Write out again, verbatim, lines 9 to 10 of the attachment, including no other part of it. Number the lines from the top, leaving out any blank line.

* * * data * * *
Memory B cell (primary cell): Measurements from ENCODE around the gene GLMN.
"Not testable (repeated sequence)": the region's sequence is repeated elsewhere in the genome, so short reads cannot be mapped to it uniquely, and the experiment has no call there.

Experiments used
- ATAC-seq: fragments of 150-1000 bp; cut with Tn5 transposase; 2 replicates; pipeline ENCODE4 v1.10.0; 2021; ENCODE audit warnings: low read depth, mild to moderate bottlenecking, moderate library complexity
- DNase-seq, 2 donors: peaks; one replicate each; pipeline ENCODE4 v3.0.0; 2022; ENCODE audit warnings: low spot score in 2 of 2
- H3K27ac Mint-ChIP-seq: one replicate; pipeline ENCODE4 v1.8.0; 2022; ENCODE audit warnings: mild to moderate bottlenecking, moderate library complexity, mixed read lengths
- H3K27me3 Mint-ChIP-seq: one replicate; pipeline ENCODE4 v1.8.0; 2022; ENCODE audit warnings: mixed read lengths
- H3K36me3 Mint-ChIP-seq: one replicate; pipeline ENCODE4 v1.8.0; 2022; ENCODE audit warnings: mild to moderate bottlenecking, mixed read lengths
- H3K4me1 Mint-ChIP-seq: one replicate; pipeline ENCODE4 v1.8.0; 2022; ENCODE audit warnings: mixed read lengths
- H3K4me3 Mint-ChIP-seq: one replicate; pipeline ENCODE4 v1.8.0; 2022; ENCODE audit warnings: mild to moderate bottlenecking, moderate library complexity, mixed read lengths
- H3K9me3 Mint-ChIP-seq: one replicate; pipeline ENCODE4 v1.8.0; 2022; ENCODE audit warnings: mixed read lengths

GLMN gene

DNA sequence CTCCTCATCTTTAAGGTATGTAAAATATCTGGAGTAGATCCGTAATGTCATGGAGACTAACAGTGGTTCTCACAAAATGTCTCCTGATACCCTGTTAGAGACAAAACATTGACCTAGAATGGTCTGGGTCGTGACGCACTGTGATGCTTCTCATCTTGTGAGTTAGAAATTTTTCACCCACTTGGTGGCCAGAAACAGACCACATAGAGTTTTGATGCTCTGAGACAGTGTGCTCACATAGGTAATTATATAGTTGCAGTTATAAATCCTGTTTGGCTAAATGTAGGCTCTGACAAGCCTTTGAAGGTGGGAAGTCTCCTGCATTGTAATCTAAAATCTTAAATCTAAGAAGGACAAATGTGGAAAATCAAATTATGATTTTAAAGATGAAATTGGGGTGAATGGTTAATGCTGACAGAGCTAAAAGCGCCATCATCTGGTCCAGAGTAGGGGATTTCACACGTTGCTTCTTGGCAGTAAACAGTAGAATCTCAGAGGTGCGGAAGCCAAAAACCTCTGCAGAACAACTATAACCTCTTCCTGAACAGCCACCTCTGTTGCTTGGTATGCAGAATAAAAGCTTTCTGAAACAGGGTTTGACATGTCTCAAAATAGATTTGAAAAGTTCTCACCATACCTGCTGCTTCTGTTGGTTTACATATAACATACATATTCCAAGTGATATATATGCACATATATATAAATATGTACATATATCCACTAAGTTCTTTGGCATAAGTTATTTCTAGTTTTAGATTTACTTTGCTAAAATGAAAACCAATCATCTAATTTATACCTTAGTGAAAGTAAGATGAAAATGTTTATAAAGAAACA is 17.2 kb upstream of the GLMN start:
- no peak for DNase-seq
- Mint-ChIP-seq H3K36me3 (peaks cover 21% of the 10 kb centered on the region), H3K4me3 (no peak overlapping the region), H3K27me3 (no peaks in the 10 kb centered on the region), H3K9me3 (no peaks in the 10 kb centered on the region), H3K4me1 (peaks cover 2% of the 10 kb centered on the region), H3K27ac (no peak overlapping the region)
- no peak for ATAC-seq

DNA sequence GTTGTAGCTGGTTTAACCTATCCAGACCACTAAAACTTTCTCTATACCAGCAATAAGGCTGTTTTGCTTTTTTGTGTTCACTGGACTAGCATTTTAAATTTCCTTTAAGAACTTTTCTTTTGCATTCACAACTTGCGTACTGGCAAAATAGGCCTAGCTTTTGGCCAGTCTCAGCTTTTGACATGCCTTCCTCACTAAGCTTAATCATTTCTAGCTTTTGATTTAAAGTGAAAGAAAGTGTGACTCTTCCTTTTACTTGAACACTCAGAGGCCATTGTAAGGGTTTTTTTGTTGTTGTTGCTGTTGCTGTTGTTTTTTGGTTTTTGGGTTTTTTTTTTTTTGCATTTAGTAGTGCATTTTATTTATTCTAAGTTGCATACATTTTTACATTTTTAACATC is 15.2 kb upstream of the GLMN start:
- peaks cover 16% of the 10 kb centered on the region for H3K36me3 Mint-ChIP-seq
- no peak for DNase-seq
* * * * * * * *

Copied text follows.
- H3K4me1 Mint-ChIP-seq: one replicate; pipeline ENCODE4 v1.8.0; 2022; ENCODE audit warnings: mixed read lengths
- H3K4me3 Mint-ChIP-seq: one replicate; pipeline ENCODE4 v1.8.0; 2022; ENCODE audit warnings: mild to moderate bottlenecking, moderate library complexity, mixed read lengths